Wald told The New York Times in 1998 that individuals outside of the penitentiary system could not understand that inmates had not been taught how to take care of their health. She emphasized not only that hospice care is beneficial for terminally ill inmates, but also that the process of caring for the terminally ill rehabilitates inmates at a low cost to the state, as it gives meaning and purpose to their lives.

“Our mother was passionate that all people should be treated as important,” Wald’s son, Joel Wald, told the A.P. shortly after his mother’s death. “We’re very fortunate to have had a mother who touched so many lives.”

In addition to hospice care, Wald also believed that physician-assisted suicide should be an option for patients who feel that either the physical or psychological effects of their conditions were too much to bear.

Wald’s funeral service took place at Battell Chapel on Nov 12. Her friends, family and past and present coworkers filled the chapel to mourn her death and celebrate her life. In addition to the six individuals slated to speak, ten more went up and spoke to Wald’s kindness, compassion and commitment to enabling all individuals to meet death with dignity and respect.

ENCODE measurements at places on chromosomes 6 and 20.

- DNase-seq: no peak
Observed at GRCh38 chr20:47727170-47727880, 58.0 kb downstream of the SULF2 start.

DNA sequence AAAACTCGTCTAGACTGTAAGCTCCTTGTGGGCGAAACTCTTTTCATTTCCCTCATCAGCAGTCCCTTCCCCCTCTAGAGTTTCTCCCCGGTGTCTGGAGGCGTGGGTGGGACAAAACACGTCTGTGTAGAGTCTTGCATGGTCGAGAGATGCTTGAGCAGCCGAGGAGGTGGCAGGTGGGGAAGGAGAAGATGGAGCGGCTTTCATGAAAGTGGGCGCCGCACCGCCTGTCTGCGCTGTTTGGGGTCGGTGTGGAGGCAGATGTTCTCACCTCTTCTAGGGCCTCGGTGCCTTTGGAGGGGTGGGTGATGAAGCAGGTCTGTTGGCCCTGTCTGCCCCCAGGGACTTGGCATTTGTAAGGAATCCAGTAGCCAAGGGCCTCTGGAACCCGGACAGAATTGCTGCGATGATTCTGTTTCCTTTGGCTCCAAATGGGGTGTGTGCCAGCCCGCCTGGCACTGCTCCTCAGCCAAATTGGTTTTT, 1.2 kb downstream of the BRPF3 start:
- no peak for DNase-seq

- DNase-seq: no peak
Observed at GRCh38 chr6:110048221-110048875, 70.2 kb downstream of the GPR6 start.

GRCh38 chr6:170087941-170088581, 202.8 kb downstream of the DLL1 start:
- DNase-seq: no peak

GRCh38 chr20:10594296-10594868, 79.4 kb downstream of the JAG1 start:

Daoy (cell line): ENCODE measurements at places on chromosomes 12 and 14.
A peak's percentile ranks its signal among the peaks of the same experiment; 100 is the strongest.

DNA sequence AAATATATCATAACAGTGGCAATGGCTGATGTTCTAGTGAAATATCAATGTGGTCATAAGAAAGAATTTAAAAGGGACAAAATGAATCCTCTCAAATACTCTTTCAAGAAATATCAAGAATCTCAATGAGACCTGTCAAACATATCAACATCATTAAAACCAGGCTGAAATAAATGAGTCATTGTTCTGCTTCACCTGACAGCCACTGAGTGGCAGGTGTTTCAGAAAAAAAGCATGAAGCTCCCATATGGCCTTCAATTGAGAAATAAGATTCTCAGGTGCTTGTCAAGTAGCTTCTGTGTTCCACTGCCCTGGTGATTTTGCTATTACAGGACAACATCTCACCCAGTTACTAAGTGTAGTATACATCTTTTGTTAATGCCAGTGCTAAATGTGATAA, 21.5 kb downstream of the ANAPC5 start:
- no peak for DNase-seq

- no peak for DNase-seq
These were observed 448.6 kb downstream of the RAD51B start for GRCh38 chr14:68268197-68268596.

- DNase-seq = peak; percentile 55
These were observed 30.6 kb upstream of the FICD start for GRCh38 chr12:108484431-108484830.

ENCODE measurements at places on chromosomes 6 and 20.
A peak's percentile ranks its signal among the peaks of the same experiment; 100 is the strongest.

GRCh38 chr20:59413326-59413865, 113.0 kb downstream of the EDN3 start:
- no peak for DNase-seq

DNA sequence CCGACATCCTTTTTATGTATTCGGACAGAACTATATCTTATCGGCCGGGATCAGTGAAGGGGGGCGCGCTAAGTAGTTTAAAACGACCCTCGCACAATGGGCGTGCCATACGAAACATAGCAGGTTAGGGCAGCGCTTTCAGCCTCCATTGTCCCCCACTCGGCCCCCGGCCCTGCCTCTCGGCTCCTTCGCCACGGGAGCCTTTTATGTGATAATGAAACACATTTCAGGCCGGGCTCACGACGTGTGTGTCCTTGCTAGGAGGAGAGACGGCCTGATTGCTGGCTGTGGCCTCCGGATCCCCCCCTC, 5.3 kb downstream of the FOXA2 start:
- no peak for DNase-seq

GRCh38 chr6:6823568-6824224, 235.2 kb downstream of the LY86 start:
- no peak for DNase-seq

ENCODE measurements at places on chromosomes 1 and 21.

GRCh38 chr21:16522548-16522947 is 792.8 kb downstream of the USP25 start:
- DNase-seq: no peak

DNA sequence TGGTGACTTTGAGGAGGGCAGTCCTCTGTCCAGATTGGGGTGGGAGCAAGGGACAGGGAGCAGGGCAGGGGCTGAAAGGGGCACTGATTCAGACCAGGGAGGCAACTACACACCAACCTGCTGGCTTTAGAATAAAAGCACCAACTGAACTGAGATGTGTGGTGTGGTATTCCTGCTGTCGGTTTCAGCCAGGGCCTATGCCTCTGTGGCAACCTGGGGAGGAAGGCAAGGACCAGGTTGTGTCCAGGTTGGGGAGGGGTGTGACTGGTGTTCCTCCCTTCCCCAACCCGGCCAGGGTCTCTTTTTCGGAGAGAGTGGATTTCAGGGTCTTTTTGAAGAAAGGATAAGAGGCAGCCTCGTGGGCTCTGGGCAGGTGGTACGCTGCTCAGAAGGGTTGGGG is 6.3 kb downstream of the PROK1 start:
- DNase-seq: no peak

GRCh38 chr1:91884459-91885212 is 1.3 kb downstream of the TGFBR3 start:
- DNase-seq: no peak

Wald graduated from Mount Holyoke College in 1938 and received her masters of nursing from the School of Nursing in 1941. After working as a nurse during World War II, she received a master’s degree in mental health nursing from Yale in 1956. Wald also received three honorary doctorates: an honorary Doctor of Law from the University of Bridgeport in 1967, an honorary Doctor of Humane Letter from Mt. Holyoke College in 1978 and an honorary Doctor of Medical Sciences from Yale in 1995.

Among her numerous awards and honors, Wald was a member of the Connecticut Hall of Fame and the American Nurses’ Association Hall of Fame. She was also named an American Academy of Nursing “Living Legend,” received the Founder’s Award of the American Hospice Association, and the School of Nursing Distinguished Alumna/us Award.

Wald was preceded in death by her husband, Henry. She is survived by a brother, Carl, a Pulitzer prize-winning historian, a daughter Shari, who is also a nurse and hospice care provider; a son, Joel; and five grandchildren.